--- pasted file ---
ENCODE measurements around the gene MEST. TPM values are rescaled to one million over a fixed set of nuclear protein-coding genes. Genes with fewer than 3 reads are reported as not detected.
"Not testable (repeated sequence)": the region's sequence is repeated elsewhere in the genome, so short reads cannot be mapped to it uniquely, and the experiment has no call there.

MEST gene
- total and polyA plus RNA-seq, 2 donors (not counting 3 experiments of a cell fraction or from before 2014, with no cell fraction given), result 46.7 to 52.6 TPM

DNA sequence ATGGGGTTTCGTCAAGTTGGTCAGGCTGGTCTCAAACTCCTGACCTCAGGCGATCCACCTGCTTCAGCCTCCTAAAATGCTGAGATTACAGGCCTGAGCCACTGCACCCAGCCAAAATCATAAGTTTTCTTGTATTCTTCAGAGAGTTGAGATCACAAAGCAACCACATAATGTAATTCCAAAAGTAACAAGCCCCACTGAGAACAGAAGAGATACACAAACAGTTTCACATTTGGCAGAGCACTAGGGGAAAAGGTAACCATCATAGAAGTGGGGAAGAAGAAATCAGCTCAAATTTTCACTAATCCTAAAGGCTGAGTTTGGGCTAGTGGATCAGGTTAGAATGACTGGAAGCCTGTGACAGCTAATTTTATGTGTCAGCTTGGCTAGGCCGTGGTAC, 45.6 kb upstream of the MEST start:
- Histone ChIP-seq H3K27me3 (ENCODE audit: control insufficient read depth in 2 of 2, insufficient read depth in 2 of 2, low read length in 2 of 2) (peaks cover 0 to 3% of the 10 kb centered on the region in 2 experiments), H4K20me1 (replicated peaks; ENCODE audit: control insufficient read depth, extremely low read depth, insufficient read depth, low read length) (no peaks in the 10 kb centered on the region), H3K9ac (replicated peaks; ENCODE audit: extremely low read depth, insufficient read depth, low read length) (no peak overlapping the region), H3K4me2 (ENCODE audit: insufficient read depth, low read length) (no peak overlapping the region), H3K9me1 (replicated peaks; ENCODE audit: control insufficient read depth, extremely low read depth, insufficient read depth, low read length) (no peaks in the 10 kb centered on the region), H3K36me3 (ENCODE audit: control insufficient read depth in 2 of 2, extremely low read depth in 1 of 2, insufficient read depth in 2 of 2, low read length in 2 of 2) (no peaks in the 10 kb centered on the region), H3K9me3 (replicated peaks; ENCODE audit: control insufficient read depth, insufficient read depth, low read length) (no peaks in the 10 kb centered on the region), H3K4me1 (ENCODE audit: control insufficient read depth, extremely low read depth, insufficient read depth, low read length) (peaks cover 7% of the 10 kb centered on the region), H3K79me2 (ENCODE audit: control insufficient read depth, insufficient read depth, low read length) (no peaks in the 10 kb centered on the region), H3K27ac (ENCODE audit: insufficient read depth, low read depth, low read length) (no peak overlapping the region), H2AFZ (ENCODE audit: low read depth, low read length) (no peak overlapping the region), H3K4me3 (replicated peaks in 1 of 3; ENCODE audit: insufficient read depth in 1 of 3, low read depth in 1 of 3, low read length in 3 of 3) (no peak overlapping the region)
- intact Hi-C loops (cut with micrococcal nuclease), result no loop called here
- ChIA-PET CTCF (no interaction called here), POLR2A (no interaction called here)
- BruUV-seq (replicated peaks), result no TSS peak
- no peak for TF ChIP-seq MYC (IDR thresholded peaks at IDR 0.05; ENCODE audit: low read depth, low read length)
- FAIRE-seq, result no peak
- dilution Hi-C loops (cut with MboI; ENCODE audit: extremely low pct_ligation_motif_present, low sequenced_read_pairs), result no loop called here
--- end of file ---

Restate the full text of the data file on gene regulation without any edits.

ENCODE measurements around the gene MEST. TPM values are rescaled to one million over a fixed set of nuclear protein-coding genes. Genes with fewer than 3 reads are reported as not detected.
"Not testable (repeated sequence)": the region's sequence is repeated elsewhere in the genome, so short reads cannot be mapped to it uniquely, and the experiment has no call there.

MEST gene
- total and polyA plus RNA-seq, 2 donors (not counting 3 experiments of a cell fraction or from before 2014, with no cell fraction given), result 46.7 to 52.6 TPM

DNA sequence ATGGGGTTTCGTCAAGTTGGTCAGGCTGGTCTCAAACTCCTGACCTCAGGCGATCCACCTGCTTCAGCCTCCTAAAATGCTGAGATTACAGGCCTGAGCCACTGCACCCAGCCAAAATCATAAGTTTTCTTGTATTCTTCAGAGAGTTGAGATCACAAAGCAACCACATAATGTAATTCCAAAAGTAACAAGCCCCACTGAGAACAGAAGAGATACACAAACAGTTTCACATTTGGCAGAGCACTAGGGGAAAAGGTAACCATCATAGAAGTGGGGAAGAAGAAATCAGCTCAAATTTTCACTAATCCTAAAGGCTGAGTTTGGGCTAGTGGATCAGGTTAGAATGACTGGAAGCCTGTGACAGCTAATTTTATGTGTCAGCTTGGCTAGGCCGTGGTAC, 45.6 kb upstream of the MEST start:
- Histone ChIP-seq H3K27me3 (ENCODE audit: control insufficient read depth in 2 of 2, insufficient read depth in 2 of 2, low read length in 2 of 2) (peaks cover 0 to 3% of the 10 kb centered on the region in 2 experiments), H4K20me1 (replicated peaks; ENCODE audit: control insufficient read depth, extremely low read depth, insufficient read depth, low read length) (no peaks in the 10 kb centered on the region), H3K9ac (replicated peaks; ENCODE audit: extremely low read depth, insufficient read depth, low read length) (no peak overlapping the region), H3K4me2 (ENCODE audit: insufficient read depth, low read length) (no peak overlapping the region), H3K9me1 (replicated peaks; ENCODE audit: control insufficient read depth, extremely low read depth, insufficient read depth, low read length) (no peaks in the 10 kb centered on the region), H3K36me3 (ENCODE audit: control insufficient read depth in 2 of 2, extremely low read depth in 1 of 2, insufficient read depth in 2 of 2, low read length in 2 of 2) (no peaks in the 10 kb centered on the region), H3K9me3 (replicated peaks; ENCODE audit: control insufficient read depth, insufficient read depth, low read length) (no peaks in the 10 kb centered on the region), H3K4me1 (ENCODE audit: control insufficient read depth, extremely low read depth, insufficient read depth, low read length) (peaks cover 7% of the 10 kb centered on the region), H3K79me2 (ENCODE audit: control insufficient read depth, insufficient read depth, low read length) (no peaks in the 10 kb centered on the region), H3K27ac (ENCODE audit: insufficient read depth, low read depth, low read length) (no peak overlapping the region), H2AFZ (ENCODE audit: low read depth, low read length) (no peak overlapping the region), H3K4me3 (replicated peaks in 1 of 3; ENCODE audit: insufficient read depth in 1 of 3, low read depth in 1 of 3, low read length in 3 of 3) (no peak overlapping the region)
- intact Hi-C loops (cut with micrococcal nuclease), result no loop called here
- ChIA-PET CTCF (no interaction called here), POLR2A (no interaction called here)
- BruUV-seq (replicated peaks), result no TSS peak
- no peak for TF ChIP-seq MYC (IDR thresholded peaks at IDR 0.05; ENCODE audit: low read depth, low read length)
- FAIRE-seq, result no peak
- dilution Hi-C loops (cut with MboI; ENCODE audit: extremely low pct_ligation_motif_present, low sequenced_read_pairs), result no loop called here